In the proposition on page 24 of Fulton's book "Toric Varieties," the following is claimed (slightly paraphrasing and omitting some other results):

Let $K$ be a polytope, and $K^{\circ} = \{ u : \langle u,v \rangle \geq - 1 \}$ be its polar. If the vertices of $K$ lie in a lattice $E$, then the vertices of $K^{\circ}$ lie in the dual lattice.

This statement doesn't appear to be true, for example, we can take $E = \mathbb{Z}$, and $K = \{2\}$, and then $K^{\circ} = [-1/2, \infty)$. (We found this in the literature: Exercise 2.2.1d in Cox, Little and Schenck asks the reader to construct an example of an integral polytope whose dual is not integral, using the formula $(r K )^{\circ} = (1/r) K^{\circ}$.)

The claim is also not true if we reinterpret it as being about the situation when $E$ is the lattice generated by the vertices of $K$; For example, a polygon in $\mathbb{R}^2$ containing containing $(-1,2),(0,2),(1,1),(1,0)$ along its boundary generates the lattice $\mathbb{Z}^2$, but the face defined by $\{(-1,2),(0,2)\}$ gives dual vertex $(1/2)y$, which is not in the dual lattice of $\mathbb{Z}^2$.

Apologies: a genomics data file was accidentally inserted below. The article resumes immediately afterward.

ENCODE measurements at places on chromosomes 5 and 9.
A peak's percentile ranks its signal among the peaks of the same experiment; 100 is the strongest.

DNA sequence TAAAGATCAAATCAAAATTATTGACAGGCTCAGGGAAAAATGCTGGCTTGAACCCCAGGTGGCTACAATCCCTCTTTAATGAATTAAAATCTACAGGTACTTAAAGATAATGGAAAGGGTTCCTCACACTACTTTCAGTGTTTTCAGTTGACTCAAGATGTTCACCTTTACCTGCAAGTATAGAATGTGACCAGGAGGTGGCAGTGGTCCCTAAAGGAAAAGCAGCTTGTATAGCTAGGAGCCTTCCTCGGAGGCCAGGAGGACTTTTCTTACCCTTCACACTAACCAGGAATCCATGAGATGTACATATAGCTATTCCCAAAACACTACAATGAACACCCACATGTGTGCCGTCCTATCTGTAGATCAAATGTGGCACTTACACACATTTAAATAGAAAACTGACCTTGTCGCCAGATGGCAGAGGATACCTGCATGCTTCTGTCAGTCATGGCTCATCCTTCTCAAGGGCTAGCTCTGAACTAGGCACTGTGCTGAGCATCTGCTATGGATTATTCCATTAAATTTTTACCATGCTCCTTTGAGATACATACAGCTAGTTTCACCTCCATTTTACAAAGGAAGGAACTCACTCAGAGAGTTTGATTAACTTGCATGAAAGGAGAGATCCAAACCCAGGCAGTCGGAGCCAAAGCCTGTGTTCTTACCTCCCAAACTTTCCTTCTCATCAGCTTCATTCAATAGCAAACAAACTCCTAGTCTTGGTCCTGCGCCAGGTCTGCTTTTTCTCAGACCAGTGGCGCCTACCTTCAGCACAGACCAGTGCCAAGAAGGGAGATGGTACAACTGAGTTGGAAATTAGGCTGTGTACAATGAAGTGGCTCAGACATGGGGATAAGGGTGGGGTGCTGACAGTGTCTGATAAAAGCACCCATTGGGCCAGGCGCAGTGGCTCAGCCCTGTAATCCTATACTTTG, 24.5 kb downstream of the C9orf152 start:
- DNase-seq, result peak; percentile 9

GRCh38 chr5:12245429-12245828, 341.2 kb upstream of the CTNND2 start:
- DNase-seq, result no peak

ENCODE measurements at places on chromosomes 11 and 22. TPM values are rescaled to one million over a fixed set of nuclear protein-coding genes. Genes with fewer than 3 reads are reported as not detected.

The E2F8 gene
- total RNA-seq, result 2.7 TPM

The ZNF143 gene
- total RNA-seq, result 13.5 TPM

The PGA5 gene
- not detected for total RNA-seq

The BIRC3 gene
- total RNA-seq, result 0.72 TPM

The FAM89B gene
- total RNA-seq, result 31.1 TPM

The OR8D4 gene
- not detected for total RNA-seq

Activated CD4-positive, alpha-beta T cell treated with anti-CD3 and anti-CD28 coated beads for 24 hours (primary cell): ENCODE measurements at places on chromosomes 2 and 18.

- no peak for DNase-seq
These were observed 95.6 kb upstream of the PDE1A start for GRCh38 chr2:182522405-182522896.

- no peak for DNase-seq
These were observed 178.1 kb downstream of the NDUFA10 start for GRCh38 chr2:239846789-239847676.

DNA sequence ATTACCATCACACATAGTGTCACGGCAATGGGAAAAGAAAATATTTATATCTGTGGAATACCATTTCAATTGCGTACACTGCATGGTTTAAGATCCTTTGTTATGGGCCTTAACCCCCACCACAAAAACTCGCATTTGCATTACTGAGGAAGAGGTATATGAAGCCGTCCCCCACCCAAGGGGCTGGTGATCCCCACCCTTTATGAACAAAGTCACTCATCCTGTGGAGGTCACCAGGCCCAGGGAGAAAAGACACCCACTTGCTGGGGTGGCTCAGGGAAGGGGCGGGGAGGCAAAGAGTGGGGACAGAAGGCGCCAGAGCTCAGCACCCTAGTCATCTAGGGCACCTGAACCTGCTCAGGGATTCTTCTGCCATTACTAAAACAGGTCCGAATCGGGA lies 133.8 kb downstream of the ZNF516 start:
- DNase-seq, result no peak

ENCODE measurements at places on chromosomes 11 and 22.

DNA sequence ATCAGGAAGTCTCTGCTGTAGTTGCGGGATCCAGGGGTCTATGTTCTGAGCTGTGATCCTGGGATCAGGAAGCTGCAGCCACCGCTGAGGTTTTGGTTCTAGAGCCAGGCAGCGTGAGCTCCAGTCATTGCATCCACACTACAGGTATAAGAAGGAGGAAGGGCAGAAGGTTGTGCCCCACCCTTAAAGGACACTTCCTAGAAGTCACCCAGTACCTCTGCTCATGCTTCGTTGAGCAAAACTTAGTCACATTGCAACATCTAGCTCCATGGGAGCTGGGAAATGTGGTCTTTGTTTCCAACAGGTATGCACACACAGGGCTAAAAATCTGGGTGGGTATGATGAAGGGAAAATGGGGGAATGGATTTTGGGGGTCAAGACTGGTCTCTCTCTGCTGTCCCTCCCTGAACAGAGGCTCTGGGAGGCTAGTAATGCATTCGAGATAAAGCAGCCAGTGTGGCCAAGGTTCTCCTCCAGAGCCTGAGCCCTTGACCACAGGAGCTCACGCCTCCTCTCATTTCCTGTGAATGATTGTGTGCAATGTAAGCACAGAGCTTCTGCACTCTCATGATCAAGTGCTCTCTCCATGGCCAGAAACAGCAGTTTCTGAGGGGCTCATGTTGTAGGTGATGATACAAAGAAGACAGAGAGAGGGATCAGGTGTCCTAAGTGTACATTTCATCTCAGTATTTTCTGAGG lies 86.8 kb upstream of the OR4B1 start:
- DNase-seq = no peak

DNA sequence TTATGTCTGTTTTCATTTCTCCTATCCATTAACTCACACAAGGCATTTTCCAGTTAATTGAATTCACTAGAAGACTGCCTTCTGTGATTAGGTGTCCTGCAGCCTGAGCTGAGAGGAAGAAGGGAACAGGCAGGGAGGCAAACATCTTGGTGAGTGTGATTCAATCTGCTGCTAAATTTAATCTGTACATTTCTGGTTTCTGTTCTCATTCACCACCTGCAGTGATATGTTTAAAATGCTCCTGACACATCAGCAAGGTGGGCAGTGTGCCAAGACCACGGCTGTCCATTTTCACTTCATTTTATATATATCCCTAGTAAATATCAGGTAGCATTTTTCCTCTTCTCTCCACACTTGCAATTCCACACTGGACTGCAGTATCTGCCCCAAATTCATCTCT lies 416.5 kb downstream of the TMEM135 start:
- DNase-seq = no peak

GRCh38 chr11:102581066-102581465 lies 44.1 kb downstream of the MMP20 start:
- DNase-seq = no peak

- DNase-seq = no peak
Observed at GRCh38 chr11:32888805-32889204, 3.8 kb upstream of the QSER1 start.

I'm confused about what the correct interpretation of this statement is.


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